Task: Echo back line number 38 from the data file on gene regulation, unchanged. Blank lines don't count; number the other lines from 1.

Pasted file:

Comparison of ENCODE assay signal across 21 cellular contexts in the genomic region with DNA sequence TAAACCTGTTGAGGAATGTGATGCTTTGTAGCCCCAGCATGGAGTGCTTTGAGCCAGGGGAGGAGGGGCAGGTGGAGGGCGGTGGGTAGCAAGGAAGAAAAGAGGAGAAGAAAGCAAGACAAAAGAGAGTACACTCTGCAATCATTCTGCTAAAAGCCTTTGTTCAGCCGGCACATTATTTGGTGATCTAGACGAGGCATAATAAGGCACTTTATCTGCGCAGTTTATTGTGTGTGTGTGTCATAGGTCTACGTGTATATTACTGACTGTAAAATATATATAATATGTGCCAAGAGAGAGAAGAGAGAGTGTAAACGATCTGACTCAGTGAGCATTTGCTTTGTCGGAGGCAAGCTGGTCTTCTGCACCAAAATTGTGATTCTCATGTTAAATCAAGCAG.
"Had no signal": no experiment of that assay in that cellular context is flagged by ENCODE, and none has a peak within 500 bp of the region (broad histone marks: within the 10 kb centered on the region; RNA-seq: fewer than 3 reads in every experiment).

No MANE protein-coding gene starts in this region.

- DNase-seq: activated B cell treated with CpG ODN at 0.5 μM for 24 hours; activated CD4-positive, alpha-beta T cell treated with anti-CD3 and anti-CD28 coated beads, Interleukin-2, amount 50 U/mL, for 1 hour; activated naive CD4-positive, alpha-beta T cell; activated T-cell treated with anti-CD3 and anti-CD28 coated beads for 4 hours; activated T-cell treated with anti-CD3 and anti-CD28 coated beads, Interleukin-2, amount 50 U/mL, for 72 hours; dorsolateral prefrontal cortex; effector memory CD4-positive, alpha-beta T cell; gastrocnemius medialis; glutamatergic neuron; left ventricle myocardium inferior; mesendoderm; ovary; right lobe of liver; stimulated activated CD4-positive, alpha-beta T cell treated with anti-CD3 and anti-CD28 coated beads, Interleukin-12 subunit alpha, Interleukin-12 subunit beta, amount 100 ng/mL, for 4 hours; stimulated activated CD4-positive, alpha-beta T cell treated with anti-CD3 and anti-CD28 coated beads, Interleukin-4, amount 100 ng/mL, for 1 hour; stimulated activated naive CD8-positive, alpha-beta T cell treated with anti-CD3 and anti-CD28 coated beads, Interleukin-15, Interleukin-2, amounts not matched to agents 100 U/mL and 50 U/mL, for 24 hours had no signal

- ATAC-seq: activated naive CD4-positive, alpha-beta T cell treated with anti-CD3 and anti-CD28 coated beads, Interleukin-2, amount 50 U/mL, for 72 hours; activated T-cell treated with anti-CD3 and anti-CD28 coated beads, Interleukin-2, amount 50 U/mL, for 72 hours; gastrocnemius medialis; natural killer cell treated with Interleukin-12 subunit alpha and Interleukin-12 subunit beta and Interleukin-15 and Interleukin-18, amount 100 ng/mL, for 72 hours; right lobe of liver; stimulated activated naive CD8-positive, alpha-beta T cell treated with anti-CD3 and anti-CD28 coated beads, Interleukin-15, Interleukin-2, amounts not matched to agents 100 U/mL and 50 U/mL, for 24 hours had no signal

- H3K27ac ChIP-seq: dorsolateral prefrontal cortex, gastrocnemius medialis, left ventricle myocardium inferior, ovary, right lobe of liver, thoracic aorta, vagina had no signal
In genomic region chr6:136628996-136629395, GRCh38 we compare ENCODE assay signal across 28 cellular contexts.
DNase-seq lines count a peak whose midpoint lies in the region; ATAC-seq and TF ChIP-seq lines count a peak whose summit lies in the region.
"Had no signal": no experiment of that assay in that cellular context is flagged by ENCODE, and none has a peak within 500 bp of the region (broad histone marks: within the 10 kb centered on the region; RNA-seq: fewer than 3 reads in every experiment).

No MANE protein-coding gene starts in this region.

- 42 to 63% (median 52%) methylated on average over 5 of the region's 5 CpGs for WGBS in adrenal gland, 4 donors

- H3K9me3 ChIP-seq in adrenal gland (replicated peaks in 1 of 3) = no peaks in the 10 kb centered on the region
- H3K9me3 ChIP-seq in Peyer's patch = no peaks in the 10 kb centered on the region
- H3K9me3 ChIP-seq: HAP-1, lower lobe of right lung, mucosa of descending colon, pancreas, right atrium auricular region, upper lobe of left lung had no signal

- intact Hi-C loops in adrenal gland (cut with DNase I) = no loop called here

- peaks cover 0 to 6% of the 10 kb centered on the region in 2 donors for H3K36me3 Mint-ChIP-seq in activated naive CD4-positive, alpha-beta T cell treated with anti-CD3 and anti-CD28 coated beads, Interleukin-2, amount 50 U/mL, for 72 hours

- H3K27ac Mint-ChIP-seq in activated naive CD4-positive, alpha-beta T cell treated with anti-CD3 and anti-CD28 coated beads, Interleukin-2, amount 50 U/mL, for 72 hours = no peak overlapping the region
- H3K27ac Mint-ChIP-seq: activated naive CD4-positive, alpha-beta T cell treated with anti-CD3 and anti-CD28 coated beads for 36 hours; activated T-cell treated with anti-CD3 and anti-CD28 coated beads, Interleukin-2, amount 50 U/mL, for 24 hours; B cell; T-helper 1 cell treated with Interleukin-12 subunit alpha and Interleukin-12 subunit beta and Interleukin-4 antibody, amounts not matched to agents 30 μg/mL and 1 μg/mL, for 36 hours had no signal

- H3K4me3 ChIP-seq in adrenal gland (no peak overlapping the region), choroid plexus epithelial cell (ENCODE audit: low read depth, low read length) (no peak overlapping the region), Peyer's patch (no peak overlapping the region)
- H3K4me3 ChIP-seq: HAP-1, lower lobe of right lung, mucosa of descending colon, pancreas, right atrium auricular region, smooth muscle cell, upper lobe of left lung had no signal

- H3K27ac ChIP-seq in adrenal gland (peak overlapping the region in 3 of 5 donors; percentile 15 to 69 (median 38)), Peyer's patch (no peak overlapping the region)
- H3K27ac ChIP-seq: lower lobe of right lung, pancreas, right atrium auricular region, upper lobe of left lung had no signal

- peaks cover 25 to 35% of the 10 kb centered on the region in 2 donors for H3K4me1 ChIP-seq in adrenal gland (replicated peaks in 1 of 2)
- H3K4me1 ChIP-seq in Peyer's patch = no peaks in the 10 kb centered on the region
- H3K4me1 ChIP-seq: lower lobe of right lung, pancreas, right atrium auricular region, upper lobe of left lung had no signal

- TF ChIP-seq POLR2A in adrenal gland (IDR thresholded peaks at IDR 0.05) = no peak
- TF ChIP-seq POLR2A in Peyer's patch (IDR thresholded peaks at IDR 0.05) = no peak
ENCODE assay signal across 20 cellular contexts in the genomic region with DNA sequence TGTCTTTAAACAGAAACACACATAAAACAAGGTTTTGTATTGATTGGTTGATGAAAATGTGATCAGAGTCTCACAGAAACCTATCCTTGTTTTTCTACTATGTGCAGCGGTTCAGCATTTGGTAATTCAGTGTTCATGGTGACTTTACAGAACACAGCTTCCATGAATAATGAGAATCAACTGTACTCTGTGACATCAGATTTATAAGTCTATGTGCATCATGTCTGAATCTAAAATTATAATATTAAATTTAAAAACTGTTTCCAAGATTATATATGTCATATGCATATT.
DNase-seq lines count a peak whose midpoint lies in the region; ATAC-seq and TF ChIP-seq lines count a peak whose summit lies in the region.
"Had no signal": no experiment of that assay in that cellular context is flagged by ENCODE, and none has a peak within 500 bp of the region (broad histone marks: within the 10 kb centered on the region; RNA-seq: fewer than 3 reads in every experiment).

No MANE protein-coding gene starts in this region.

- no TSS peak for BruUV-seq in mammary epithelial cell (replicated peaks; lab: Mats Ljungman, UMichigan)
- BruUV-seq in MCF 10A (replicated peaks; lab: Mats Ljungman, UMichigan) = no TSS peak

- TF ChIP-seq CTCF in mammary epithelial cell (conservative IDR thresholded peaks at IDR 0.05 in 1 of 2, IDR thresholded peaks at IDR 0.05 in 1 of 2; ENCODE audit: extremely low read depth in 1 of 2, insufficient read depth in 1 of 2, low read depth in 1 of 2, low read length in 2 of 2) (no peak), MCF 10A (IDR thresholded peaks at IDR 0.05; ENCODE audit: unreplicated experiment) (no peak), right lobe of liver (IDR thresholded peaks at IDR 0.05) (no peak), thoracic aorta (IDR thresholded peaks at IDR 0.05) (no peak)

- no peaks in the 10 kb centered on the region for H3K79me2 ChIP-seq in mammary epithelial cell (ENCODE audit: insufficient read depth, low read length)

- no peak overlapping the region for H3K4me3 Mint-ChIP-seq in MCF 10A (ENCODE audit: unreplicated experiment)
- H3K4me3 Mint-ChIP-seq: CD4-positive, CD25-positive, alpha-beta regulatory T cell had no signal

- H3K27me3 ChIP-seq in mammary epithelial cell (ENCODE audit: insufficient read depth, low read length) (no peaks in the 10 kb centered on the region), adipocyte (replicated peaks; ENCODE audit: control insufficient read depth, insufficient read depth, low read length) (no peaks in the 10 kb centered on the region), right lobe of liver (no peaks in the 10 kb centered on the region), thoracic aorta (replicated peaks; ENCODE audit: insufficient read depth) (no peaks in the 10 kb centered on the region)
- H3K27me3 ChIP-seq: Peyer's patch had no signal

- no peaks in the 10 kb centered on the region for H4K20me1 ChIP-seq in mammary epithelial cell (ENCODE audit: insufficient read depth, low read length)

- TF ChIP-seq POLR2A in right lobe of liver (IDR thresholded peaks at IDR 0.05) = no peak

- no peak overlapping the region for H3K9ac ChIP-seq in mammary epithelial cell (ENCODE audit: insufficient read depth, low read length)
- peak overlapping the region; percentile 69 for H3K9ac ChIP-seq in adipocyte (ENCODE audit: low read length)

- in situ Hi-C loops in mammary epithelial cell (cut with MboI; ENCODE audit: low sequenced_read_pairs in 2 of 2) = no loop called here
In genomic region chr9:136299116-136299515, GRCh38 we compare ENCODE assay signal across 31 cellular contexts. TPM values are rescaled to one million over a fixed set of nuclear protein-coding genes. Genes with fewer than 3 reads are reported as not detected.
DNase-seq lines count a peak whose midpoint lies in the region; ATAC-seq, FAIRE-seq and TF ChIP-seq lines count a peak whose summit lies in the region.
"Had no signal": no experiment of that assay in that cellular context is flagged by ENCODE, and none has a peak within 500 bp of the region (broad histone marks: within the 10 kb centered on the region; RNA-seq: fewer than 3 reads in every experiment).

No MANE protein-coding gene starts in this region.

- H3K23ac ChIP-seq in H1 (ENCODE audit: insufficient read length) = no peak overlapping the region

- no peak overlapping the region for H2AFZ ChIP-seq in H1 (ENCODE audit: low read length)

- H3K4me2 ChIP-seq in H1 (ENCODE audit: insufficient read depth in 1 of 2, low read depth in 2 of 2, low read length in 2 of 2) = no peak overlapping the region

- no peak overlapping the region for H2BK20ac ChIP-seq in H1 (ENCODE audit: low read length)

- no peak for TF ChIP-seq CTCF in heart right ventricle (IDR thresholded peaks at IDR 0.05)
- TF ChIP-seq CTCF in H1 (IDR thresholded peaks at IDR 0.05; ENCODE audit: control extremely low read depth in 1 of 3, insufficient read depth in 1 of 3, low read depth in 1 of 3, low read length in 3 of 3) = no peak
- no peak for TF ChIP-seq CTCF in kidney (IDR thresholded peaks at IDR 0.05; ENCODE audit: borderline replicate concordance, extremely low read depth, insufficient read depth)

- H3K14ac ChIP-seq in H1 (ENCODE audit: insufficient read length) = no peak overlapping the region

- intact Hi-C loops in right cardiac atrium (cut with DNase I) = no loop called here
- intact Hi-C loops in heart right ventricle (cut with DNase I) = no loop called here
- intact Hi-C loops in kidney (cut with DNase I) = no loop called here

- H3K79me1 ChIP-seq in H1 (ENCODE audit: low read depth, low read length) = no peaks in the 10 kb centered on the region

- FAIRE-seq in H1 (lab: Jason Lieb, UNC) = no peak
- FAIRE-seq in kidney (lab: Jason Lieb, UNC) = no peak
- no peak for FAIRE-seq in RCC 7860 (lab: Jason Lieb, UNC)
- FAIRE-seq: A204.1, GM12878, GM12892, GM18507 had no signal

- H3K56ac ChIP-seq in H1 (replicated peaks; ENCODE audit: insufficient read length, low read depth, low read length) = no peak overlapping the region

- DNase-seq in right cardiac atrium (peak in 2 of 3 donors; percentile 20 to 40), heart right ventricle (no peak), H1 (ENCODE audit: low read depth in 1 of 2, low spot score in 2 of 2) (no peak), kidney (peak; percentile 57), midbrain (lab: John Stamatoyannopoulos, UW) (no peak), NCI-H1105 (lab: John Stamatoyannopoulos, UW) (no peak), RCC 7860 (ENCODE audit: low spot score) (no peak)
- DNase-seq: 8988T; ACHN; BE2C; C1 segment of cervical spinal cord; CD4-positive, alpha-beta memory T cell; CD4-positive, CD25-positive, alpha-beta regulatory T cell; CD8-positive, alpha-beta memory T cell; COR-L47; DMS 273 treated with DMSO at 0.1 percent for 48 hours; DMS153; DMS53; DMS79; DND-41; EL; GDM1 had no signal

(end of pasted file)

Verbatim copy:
- H3K27me3 ChIP-seq in mammary epithelial cell (ENCODE audit: insufficient read depth, low read length) (no peaks in the 10 kb centered on the region), adipocyte (replicated peaks; ENCODE audit: control insufficient read depth, insufficient read depth, low read length) (no peaks in the 10 kb centered on the region), right lobe of liver (no peaks in the 10 kb centered on the region), thoracic aorta (replicated peaks; ENCODE audit: insufficient read depth) (no peaks in the 10 kb centered on the region)